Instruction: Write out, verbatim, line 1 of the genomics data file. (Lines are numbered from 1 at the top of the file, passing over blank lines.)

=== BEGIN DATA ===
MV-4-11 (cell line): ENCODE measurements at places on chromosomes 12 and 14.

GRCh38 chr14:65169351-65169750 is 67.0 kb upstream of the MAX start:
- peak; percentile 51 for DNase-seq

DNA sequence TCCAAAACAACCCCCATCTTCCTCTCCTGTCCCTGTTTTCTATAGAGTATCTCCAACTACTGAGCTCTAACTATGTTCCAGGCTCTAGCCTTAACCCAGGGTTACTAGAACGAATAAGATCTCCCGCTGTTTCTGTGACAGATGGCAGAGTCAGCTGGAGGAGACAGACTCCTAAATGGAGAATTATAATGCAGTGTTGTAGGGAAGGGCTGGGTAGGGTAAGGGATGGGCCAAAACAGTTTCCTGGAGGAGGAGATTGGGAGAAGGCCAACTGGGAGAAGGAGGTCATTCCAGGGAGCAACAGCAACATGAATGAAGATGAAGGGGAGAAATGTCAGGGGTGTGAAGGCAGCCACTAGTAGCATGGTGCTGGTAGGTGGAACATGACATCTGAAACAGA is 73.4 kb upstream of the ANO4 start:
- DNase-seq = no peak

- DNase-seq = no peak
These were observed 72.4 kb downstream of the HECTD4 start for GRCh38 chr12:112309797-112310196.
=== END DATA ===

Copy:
MV-4-11 (cell line): ENCODE measurements at places on chromosomes 12 and 14.